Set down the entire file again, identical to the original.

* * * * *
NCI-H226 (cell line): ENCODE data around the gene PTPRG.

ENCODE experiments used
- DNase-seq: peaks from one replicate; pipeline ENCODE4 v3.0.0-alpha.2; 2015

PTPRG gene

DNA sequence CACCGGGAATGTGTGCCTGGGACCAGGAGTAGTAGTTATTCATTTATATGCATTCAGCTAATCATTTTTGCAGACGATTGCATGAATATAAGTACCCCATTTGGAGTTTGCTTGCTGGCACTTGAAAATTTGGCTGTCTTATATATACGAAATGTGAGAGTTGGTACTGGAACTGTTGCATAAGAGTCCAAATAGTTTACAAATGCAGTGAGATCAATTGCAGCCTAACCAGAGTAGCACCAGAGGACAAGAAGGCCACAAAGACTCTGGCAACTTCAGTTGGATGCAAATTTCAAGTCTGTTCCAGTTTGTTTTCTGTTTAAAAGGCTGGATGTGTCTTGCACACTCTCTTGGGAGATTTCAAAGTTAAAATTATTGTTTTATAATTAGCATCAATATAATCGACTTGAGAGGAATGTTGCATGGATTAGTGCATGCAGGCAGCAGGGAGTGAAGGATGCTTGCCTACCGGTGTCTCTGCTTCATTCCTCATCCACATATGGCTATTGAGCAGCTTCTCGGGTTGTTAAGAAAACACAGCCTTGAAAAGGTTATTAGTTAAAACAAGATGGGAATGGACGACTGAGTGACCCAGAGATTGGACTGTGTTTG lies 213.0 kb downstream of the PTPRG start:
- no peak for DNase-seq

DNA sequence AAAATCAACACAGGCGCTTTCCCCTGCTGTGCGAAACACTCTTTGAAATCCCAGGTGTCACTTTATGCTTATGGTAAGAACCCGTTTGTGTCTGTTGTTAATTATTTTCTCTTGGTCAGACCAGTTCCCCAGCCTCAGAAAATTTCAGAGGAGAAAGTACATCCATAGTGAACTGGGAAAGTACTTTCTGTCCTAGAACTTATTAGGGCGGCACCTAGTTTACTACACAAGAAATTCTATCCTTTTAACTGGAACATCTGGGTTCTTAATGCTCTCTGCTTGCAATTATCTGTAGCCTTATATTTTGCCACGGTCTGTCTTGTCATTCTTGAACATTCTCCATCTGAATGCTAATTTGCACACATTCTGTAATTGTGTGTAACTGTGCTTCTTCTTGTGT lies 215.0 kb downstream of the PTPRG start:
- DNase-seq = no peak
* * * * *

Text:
NCI-H226 (cell line): ENCODE data around the gene PTPRG.

ENCODE experiments used
- DNase-seq: peaks from one replicate; pipeline ENCODE4 v3.0.0-alpha.2; 2015

PTPRG gene

DNA sequence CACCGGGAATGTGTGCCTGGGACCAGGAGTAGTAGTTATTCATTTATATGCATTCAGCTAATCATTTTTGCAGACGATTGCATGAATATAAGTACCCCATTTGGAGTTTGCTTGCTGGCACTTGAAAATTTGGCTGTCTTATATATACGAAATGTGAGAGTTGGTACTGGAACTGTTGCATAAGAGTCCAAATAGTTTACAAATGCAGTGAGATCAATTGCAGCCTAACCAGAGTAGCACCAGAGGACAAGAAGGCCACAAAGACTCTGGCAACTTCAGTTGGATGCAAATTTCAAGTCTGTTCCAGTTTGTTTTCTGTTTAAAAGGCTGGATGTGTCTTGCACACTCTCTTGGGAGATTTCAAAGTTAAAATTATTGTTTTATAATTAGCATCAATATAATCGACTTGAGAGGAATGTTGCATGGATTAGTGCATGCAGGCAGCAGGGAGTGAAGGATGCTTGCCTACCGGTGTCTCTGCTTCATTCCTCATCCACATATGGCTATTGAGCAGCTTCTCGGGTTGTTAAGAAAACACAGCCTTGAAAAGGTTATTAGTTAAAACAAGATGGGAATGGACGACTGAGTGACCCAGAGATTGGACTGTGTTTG lies 213.0 kb downstream of the PTPRG start:
- no peak for DNase-seq

DNA sequence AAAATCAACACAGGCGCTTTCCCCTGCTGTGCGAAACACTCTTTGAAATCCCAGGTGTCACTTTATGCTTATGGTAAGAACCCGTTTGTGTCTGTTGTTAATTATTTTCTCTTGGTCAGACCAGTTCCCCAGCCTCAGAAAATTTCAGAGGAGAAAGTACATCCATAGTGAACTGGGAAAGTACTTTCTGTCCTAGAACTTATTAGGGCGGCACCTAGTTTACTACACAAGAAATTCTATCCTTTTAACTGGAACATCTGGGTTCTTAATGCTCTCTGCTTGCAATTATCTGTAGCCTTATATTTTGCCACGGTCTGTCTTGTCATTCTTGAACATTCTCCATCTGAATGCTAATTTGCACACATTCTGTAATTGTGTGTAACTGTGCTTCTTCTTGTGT lies 215.0 kb downstream of the PTPRG start:
- DNase-seq = no peak